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Photographer Edward Muybridge took a pioneering series of photos demonstrating a horse in motion, showing for the first time that all four hooves left the ground when in full gallop.

Warrenton residents Jo and Judith Tartt have donated their collection of more than 160 photographs illustrating the relationship between the horse and photography to the National Sporting Library and Museum in Middleburg.

A number of the photographs were part of an exhibition at the museum in 2017, and Jo Tartt said he and his wife’s experience in working with the museum’s staff, particularly curator Claudia Pfeiffer, was a significant factor in their decision to donate the collection to the NSLM.

 “Claudia was so interested in it and such a pleasure to work with,” Jo Tartt said. “I think it’s a great museum and the perfect repository for these photographs. It’s about the horse and the camera, and it’s the relationship between photographer and horses, especially as photography developed.”

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A tintype of a man and his horse, circa 1870.

Pfeiffer, the NSLM’s George L. Ohrstrom, Jr. Curator of Art, said she and the staff are still “noodling on all the ways we can use this wonderful gift.” About a dozen photographs will be incorporated into an upcoming exhibition called “NSLMology,” focusing on the science of sporting art that opens on April 12.

“It’s a wonderful, concise view of the photographic medium and the way horses have been used over the years,” she added. “We’ll use it in a lot of ways—research, fodder for other exhibitions and we’ll also digitalize it. It’s a fabulous collection.” 

The photos were assembled over a 20-year period by Jo Tartt, an art dealer specializing in fine 19th and 20th century photographs since 1981, and his wife, Judith, one of the nation’s pre-eminent art restorers. They viewed thousands of images and chose only those that met a high standard of historical significance, good photographic aesthetics and good condition.

All types of photographic prints are represented: the daguerreotype, ambrotype and tintype; salt print, albumen print, cyanotype and gelatin silver print; personal vernacular albums, historical images, artistic images and news photographs.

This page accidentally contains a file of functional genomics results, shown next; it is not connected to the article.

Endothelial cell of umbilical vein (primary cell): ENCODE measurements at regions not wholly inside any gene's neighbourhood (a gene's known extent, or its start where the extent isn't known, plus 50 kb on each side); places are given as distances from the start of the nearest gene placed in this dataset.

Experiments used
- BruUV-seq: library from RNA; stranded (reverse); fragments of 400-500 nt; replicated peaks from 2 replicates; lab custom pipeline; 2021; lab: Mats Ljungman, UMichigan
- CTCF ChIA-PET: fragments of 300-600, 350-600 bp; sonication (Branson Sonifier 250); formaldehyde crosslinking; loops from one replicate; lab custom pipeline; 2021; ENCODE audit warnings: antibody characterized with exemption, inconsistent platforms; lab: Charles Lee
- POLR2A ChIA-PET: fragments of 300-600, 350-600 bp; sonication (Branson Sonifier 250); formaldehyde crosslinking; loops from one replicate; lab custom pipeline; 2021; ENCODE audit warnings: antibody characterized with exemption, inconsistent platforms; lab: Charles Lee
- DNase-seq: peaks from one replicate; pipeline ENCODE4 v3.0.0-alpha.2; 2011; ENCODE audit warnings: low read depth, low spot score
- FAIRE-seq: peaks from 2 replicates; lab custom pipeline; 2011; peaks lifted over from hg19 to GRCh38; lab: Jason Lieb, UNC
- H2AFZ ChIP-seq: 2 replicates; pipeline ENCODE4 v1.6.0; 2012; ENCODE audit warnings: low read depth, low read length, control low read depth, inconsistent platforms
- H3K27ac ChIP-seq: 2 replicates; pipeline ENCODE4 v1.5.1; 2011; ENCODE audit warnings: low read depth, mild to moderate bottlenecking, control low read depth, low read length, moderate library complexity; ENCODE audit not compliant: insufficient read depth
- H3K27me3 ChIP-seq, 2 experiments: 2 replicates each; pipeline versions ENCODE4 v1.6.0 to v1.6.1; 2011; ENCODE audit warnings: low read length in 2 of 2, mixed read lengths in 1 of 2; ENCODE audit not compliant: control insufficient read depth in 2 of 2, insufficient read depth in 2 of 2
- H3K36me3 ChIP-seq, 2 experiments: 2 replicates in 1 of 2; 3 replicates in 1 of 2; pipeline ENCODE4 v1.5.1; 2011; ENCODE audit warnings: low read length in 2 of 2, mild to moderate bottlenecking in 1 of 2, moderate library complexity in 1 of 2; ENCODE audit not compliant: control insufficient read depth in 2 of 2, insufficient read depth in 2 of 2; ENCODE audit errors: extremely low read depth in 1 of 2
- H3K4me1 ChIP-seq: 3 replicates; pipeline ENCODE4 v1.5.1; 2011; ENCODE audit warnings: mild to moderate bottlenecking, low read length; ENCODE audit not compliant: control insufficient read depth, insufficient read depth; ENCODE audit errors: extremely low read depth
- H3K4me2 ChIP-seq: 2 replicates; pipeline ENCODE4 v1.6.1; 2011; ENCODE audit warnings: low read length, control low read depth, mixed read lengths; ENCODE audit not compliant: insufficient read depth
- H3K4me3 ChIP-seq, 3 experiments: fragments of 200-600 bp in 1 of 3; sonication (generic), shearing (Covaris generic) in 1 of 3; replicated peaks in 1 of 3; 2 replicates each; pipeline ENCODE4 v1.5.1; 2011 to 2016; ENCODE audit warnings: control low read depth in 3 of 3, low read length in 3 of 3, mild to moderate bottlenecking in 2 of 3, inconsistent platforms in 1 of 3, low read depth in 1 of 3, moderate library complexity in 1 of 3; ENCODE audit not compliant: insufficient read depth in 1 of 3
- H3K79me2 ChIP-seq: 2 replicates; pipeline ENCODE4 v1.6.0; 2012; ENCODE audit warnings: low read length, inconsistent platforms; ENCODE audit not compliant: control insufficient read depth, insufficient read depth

There are 19th and 20th century photographs from the U.S., Russia, China, Japan, Germany, England, France and the Middle East. 

A number of famous horses are in the collection, including Man-O-War, Secretariat, Citation, Native Dancer, Whirlaway, Bold Ruler, Seattle Slew and Sea Biscuit’s famous win against War Admiral.  

Many images were taken by famous photographers, including  the Frenchman Roger Fenton, Edward Muybridge, Edward Curtis, Leni Riefenstahl, Alfred Stieglitz, Edward Steichen. 

And a number of luminaries are also the subject of some of the photos, including Elizabeth Taylor, Clark Gable, Bing Crosby, the Crown Prince of Japan, The King of England. President Ronald Reagan, Arthur Godfrey, first lady Jackie Kennedy and the funeral parades for Presidents Franklin D. Roosevelt and John F. Kennedy.

Muybridge’s breakthrough work on a horse in motion is included in the collection.

Muybridge was hired by the entrepreneur and horse breeder Leland Stanford to settle a bet about whether or not all four hooves of a galloping horse were simultaneously off the ground at any time during the sequence of the gait. 

The question was a photographic paradox. In the 1870s, the medium remained an inherently slow and precise process. But Muybridge devised an industrious and pioneering setup of 12 large-format, glass-plate cameras spaced apart. He outfitted the cameras with innovative and reliable shutters of his own design, tripwires and plates coated with an extremely light-sensitive emulsion. The combination made a 1/500th-second exposure possible.

The technological breakthrough led to a cascade of other camera and film innovations within the following decades, for both consumer-grade and professional equipment and film.

Tartt said the museum will be displaying the photographs in a variety of ways, including new exhibitions in the future.

“We’re thrilled to do it,” he said. 

Reach Len Shapiro at


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